Luke 9:32

ESV Now Peter and those who were with him were heavy with sleep, but when they became fully awake they saw his glory and the two men who stood with him.
NIV Peter and his companions were very sleepy, but when they became fully awake, they saw his glory and the two men standing with him.
NASB Now Peter and his companions had been overcome with sleep; but when they were fully awake, they saw His glory and the two men who were standing with Him.
CSB Peter and those with him were in a deep sleep, and when they became fully awake, they saw his glory and the two men who were standing with him.
NLT Peter and the others had fallen asleep. When they woke up, they saw Jesus’ glory and the two men standing with him.
KJV But Peter and they that were with him were heavy with sleep: and when they were awake, they saw his glory, and the two men that stood with him.

What does Luke 9:32 mean?

When Jesus ministers to crowds, He often doesn't have time to eat, let alone sleep. The disciples discovered how draining this could be (Mark 6:30–31). But Jesus values prayer more than sleep and makes it a priority (Mark 1:35)—an occasional nap in a storm notwithstanding (Luke 8:22–23). The disciples are not so disciplined, as the incident in the garden of Gethsemane proves (Luke 22:39–46), although there is no indication here that Jesus told them to stay awake and pray.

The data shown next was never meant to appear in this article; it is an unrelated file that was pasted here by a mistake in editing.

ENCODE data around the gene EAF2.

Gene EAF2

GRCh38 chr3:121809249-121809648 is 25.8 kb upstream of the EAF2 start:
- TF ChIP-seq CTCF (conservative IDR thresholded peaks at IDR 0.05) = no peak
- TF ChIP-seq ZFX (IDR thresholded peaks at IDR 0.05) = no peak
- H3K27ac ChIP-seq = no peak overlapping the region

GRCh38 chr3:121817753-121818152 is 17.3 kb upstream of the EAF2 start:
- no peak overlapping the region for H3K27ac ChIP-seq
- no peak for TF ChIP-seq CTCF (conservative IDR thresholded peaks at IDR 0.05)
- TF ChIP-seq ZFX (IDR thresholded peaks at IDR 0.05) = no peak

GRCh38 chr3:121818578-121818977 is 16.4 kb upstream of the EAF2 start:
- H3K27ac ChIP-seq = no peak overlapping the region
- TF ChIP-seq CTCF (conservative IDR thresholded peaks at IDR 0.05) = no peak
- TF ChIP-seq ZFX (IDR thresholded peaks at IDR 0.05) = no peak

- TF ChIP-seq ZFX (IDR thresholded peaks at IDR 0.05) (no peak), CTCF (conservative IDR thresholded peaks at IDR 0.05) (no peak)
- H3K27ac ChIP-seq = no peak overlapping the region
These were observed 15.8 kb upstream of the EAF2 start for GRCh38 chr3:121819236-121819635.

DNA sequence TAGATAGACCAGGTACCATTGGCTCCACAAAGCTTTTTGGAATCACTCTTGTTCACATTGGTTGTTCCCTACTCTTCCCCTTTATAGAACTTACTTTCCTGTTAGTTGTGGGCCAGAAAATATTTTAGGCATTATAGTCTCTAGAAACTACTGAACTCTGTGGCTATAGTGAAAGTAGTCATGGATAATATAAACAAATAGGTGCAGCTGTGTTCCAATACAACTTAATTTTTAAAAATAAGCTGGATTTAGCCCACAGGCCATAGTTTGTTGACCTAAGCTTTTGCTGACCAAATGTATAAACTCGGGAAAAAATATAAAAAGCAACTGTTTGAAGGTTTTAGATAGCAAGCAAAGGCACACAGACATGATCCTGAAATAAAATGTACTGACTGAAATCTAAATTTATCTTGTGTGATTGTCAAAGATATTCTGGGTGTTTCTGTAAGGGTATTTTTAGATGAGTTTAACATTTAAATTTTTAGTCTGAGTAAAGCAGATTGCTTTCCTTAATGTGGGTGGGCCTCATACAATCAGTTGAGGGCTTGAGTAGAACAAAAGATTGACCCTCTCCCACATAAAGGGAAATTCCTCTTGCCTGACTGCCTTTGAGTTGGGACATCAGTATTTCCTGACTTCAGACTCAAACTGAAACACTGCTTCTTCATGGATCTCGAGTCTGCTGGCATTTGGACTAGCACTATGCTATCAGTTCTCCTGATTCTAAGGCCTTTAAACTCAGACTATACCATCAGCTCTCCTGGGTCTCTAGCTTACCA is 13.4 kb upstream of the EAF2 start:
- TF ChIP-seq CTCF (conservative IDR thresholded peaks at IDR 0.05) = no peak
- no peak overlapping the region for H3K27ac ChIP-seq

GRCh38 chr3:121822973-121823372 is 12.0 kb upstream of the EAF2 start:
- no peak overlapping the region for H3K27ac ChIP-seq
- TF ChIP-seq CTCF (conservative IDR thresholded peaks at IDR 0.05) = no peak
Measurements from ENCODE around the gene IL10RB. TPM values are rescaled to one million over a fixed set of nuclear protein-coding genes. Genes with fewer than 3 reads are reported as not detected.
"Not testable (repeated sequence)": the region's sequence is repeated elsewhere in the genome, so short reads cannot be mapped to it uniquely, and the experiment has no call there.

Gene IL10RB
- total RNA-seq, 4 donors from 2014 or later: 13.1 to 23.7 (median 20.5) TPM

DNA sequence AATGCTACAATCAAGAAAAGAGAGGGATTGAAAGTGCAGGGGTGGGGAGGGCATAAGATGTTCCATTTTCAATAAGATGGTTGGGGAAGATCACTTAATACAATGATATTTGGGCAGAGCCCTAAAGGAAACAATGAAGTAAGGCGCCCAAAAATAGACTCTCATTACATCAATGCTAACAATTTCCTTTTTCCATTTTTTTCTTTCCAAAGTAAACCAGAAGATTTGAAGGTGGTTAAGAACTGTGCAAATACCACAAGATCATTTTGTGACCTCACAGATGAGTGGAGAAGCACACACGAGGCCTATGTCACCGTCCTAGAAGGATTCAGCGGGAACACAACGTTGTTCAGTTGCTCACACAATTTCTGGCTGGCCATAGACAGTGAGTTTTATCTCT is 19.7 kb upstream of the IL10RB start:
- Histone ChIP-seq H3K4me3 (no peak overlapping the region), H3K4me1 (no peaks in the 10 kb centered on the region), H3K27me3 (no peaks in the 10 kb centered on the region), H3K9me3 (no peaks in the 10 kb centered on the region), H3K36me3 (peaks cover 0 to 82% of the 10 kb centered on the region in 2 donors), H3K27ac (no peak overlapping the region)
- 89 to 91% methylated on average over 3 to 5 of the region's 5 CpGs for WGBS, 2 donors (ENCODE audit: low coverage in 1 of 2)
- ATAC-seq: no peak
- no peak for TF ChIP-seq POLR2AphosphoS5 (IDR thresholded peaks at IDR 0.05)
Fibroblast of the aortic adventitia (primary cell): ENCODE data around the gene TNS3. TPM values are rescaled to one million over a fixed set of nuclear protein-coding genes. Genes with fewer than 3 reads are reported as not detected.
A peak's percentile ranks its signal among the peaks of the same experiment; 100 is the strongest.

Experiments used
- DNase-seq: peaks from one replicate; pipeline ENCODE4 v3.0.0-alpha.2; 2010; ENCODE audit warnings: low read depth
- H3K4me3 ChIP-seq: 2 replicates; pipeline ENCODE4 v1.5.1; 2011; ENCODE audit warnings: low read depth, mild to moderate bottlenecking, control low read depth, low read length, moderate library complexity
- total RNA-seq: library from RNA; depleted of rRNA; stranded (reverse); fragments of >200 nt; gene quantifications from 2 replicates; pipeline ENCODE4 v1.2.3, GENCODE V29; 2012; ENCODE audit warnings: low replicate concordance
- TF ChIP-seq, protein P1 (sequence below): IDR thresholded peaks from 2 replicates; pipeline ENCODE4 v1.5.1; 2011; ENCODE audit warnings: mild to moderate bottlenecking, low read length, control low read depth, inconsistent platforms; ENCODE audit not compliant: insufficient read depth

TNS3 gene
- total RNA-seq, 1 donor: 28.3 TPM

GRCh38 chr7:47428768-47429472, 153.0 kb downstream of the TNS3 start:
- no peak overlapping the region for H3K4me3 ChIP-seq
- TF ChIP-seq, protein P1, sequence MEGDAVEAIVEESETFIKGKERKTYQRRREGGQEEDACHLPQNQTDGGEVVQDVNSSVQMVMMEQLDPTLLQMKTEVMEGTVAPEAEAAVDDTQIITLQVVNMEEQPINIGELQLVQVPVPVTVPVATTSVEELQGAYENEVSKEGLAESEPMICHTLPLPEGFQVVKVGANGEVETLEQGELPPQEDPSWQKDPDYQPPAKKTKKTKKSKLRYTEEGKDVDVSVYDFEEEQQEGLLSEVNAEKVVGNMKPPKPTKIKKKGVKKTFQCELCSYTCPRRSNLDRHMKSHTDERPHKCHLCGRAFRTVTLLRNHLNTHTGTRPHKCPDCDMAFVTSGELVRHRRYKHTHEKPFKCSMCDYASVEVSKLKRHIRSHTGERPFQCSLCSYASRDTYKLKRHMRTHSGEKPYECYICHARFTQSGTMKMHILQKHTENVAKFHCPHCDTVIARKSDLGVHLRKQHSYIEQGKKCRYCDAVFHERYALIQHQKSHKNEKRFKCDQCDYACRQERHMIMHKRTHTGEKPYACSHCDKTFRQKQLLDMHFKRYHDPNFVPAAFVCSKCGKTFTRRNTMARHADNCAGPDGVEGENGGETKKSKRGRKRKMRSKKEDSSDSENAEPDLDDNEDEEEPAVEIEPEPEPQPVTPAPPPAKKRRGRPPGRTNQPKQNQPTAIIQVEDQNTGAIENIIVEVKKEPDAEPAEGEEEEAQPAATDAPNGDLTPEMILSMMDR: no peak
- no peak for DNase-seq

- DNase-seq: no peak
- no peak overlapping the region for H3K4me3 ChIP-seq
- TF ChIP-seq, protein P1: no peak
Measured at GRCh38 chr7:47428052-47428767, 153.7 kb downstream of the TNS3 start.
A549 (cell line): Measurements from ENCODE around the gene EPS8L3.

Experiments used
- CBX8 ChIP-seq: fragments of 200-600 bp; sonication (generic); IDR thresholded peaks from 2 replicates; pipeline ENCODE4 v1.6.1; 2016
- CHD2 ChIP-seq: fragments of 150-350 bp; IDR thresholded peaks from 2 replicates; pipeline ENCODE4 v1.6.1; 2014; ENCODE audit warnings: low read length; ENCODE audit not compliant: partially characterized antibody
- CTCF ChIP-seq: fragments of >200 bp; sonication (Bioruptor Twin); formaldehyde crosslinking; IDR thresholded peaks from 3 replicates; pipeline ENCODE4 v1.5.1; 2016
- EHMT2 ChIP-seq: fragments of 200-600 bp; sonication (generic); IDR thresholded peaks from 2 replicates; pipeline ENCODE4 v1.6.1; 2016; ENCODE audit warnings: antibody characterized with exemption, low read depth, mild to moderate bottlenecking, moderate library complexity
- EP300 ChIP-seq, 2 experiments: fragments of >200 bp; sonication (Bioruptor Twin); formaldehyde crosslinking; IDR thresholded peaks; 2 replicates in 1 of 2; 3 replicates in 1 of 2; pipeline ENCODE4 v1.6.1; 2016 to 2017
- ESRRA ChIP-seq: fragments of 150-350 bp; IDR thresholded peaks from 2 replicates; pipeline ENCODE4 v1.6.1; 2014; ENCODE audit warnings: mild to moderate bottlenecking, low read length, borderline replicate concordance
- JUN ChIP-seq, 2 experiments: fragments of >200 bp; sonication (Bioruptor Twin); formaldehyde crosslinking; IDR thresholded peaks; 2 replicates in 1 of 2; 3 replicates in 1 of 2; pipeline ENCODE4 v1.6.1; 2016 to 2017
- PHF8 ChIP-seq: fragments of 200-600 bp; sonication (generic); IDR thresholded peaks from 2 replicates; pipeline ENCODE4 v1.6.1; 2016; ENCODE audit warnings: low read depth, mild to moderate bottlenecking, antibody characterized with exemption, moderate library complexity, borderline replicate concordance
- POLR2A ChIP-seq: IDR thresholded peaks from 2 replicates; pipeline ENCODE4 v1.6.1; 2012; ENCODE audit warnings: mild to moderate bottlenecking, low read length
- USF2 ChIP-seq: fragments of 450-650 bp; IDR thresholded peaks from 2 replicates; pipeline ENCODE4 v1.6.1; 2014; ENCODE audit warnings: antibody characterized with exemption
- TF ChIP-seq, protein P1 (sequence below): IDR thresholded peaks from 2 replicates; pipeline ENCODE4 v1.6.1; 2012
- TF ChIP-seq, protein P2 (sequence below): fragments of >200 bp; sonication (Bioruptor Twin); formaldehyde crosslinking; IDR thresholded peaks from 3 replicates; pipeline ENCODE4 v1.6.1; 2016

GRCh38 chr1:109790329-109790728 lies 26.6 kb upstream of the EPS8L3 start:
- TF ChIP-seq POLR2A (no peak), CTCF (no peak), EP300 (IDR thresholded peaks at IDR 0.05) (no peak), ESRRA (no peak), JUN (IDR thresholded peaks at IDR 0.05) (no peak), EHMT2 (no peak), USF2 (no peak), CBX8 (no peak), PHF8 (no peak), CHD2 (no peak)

And so, while Jesus prays, the trio have fallen asleep. When they awaken, everything has changed.

Jesus does not look like Himself. He is not grimy and weary with travel. His clothes glow so brightly they flash like lightning (Luke 9:29, AMP). His face shines like the sun (Matthew 17:2). He is speaking to two men who also shine with otherworldly glory. Somehow, the three men recognize two pillars of their nation's history: Moses and Elijah. Jesus and the Old Testament saints are talking about Jesus' departure, or exodos, from Jerusalem (Luke 9:28–31).

Faced with these notable figures, Peter offers to make three tents for them. This is the wrong thing to say. Perhaps he is inferring that Jesus, Moses, and Elijah are on equal terms. If Jesus were only a human teacher, this would be an act of honor. But Jesus isn't just a human teacher (Luke 9:33). Or perhaps Peter is failing to grasp the magnitude of the situation. Moses and Elijah are not meant to stay. Jesus' ministry on earth is not merely a continuation of the old; He brings the fulfillment of the old and something new. Or Peter may simply be so stunned he is unsure what to do, and offering shelter so the men can remain is his instinctive reaction.

The shekinah glory of God descends on the mountain like a thick cloud. Peter joins James and John in silence as the cloud envelops them. God's voice thunders, "This is my Son, my Chosen One; listen to him!" (Luke 9:34–35).

Jesus is not "just" a teacher. This is not a mere king who will conquer the Roman occupiers and return freedom to the Jews. If so, He would be equal to Moses and Elijah and Peter's offer would be appropriate. But this is the Son of God and the Messiah; the three disciples need to listen to everything He says.
What is the Gospel?
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